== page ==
All questions

Employment law

i Non-competition covenants

Non-competition covenants are permitted and enforceable. However, there are some complexities.

The starting point is that post-employment restraints (whether in the nature of non-competition or non-solicitation covenants) are presumed to be invalid and unenforceable. This is because such restraints are considered to be contrary to public policy: the law does not like to see an individual prohibited from working in his or her lawful trade and generating an income.

The onus falls on employers to demonstrate that, on the basis of its particular circumstances, a restraint is reasonable (having regard to the interests of the employer, the employee and the public), and is no wider than is reasonably necessary to protect the employer's legitimate interests.

There is a large and constantly evolving body of case law that sheds light on when a post-employment restraint is reasonable. Courts will have regard to the nature and extent of the restraint, its geographical reach and its duration. Insofar as the nature of a restraint is concerned, Australian courts are far more reluctant to enforce non-competition covenants than non-solicitation covenants (as to which see below). Non-competition covenants are rarely enforced unless a former employer agrees to compensate his or her former employee for his or her inability to work during the restraint period. This usually involves the former employer paying the former employee a sum equivalent to the amount the former employee would have earned had he or she continued to be employed by the former employer during the relevant period.

Australian courts also retain a broad discretion to decline injunctive relief to enforce a restraint even if the former employer discharges the onus of proving that the restraint is reasonable. The existence and exercise of this discretion can make the task of enforcing post-employment restraints very difficult for employers.

Monetary damages

Non-competition covenants can be enforced by both injunctive relief (temporary and permanent injunctions) and by orders for monetary compensation. Most non-competition covenants spell this out. Sometimes they go further and provide for liquidated damages.

Geographical or time limitations

Two of the factors a court will take into account when considering the reasonableness of a post-employment restraint are its geographical reach and duration. It is important that both go no further than is necessary to protect an employer's legitimate interests. For example, if an employee has only ever worked in Australia, it is unlikely a restraint operating outside Australia would be found to be reasonable.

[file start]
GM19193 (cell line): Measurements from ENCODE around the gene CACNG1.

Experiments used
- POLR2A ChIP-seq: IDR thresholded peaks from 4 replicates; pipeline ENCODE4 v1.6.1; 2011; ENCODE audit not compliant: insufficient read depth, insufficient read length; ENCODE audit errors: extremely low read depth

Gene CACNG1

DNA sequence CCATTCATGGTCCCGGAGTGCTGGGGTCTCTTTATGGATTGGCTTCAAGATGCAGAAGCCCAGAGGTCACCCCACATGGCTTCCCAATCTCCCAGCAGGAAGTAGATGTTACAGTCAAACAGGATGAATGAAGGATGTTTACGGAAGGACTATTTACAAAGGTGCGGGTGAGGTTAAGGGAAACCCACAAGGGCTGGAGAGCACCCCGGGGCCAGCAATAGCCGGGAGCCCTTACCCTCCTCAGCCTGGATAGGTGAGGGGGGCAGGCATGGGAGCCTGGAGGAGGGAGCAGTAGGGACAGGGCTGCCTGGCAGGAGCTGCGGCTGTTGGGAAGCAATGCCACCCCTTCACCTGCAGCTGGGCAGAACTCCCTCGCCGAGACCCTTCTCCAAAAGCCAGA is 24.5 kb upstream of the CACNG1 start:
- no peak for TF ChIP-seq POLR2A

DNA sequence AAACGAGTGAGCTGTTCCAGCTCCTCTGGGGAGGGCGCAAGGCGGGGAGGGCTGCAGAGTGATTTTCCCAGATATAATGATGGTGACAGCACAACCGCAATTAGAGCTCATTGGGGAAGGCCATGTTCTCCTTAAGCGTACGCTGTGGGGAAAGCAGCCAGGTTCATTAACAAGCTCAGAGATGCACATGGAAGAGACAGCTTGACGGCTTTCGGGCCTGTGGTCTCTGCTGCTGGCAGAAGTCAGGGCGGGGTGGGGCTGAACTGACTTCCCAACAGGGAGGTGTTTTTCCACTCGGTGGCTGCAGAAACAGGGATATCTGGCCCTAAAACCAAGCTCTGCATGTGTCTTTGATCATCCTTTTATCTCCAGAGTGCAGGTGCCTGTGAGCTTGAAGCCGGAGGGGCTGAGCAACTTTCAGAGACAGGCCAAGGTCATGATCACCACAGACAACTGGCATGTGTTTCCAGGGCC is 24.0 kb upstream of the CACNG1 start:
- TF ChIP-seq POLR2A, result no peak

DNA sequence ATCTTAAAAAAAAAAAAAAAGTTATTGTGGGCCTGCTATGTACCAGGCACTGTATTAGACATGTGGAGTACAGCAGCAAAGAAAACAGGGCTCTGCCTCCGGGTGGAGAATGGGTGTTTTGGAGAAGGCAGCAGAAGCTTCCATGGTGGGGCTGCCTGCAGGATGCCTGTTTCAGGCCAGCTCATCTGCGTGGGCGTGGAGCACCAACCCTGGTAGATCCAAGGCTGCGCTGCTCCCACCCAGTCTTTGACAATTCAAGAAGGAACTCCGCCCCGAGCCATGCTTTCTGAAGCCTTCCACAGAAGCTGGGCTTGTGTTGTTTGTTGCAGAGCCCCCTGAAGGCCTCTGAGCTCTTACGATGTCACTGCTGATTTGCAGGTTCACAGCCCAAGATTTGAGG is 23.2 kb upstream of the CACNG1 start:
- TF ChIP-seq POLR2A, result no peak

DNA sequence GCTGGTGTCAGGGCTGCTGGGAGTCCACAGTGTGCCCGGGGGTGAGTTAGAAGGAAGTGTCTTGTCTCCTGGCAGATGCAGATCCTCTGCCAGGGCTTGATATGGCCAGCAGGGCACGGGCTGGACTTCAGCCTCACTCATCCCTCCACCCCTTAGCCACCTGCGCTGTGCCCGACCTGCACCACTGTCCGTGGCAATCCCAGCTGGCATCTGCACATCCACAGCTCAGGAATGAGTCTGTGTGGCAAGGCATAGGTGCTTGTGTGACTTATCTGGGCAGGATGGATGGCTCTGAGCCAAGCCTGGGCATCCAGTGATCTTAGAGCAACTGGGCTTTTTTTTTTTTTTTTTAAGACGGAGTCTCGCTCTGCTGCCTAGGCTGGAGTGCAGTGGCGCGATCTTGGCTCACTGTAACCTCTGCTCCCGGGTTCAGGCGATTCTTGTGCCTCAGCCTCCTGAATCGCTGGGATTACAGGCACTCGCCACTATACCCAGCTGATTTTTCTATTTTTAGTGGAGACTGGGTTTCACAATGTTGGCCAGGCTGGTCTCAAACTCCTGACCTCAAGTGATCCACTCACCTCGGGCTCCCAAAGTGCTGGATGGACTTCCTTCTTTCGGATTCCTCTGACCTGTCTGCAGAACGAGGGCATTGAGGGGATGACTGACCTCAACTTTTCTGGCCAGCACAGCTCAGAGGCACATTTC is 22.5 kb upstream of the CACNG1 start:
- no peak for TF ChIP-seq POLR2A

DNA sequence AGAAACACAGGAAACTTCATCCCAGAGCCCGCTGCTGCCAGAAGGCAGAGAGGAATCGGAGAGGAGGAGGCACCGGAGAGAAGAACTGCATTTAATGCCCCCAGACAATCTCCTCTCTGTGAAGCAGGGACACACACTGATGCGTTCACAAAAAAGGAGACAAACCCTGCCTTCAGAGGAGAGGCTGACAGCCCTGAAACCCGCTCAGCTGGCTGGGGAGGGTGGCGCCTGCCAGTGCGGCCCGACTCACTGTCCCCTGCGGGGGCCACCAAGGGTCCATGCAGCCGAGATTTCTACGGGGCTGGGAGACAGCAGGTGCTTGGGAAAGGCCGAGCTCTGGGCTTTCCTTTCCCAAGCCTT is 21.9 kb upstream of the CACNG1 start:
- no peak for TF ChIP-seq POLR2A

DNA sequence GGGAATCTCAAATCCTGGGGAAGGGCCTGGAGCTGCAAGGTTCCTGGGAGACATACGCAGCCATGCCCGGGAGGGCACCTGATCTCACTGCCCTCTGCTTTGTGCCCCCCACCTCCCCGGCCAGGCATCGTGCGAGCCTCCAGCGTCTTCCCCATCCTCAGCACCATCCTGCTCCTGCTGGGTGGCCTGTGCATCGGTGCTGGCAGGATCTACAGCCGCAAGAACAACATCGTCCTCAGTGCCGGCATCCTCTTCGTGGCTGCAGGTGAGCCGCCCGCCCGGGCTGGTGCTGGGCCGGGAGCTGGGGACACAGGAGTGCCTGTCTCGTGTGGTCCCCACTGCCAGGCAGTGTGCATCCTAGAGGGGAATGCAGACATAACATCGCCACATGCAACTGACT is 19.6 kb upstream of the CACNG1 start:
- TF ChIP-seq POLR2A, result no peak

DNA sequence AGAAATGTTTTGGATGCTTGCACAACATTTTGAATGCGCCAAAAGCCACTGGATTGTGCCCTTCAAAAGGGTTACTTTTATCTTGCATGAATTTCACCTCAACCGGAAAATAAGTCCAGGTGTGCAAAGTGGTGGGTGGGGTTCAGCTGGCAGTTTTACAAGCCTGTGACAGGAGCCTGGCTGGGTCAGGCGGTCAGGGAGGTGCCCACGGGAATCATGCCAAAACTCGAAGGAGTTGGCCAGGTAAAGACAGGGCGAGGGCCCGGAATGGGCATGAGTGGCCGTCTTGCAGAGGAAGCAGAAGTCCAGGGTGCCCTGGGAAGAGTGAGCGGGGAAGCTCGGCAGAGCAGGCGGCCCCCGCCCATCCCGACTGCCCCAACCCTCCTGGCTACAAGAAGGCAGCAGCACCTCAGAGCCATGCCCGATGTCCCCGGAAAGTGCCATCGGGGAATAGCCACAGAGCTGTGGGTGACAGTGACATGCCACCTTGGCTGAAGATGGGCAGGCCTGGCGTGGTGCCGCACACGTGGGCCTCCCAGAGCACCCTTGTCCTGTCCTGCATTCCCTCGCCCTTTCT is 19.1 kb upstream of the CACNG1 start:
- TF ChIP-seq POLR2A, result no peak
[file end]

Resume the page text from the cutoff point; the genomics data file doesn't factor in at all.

As far as duration is concerned, the key question is usually how long does a former employer need to replace a departed employee and give that replacement a reasonable opportunity to establish relationships with the former employer's clients, thereby giving the former employer a reasonable opportunity to protect its business. Depending on the circumstances (such as the duties of the employee and the depth of his or her client relationships), this period might be somewhere between three and 12 months. It is rare for post-employment restraints to be upheld for longer periods.

Limitations on competition

Post-employment restraints can only be used to protect an employer's legitimate interests. This requires careful identification of the employer's business and its true competitors. If a restraint extends beyond these parameters, it is unlikely to be found to be reasonable.

Gardening leave provisions

In most cases, a court will take into account a period of gardening leave when assessing the reasonableness of a post-employment restraint. An employer is not likely to be able to extend the duration of a reasonable post-employment restraint by also providing for gardening leave prior to termination of the employment relationship.

Enforceability

If a former employee was the owner (or part-owner) of a business that was acquired by the former employer and the restraint was entered into to protect the former employer's investment in that business, a court will take a much more robust view about enforcing the restraint. This is because the character of the restraint is different. In this context, the restraint is part of a commercial arrangement, as opposed to a simple employment relationship. The commercial benefit derived by the former employee by virtue of the sale of the business to the former employer is a highly relevant factor taken into account in determining the reasonableness of a restraint.

ii Non-solicitation covenantsEnforceability against employees